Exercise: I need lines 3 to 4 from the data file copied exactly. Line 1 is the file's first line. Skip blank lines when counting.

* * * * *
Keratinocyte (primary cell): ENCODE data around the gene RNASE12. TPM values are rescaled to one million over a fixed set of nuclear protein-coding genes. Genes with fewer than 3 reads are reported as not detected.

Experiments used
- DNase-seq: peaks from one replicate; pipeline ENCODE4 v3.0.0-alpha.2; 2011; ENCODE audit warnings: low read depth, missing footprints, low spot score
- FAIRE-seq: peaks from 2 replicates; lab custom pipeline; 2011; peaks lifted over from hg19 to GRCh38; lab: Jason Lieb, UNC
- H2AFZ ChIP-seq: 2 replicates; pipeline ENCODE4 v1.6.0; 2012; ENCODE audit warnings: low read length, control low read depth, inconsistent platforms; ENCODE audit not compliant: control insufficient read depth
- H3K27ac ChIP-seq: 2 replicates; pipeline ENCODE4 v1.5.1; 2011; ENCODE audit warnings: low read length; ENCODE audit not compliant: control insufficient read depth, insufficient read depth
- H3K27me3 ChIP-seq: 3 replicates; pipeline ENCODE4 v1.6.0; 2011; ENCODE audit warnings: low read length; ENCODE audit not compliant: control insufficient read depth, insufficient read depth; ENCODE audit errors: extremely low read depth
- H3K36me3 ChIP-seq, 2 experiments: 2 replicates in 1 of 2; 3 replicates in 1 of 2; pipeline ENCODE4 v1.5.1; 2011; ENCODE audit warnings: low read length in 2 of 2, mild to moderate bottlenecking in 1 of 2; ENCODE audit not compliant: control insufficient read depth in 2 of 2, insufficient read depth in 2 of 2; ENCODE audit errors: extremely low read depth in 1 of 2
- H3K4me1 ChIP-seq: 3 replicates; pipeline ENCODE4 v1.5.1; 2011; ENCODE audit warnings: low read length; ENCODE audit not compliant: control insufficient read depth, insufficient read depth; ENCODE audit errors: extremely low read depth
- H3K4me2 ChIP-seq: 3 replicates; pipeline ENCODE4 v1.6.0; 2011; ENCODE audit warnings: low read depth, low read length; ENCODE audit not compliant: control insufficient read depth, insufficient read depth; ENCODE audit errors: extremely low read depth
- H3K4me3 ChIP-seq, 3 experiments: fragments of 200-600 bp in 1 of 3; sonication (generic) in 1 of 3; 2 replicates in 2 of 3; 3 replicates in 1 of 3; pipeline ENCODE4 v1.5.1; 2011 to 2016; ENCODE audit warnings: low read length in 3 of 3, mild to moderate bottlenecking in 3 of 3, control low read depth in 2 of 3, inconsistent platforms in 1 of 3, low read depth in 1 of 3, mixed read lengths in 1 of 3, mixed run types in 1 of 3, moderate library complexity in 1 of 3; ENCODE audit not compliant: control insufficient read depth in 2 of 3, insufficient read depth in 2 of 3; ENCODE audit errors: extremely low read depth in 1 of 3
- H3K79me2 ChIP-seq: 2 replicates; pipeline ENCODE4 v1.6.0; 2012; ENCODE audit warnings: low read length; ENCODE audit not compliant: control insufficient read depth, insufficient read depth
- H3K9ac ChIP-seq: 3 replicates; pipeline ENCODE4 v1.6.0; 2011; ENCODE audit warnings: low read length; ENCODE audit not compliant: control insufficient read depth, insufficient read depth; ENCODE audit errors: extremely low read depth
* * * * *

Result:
- DNase-seq: peaks from one replicate; pipeline ENCODE4 v3.0.0-alpha.2; 2011; ENCODE audit warnings: low read depth, missing footprints, low spot score
- FAIRE-seq: peaks from 2 replicates; lab custom pipeline; 2011; peaks lifted over from hg19 to GRCh38; lab: Jason Lieb, UNC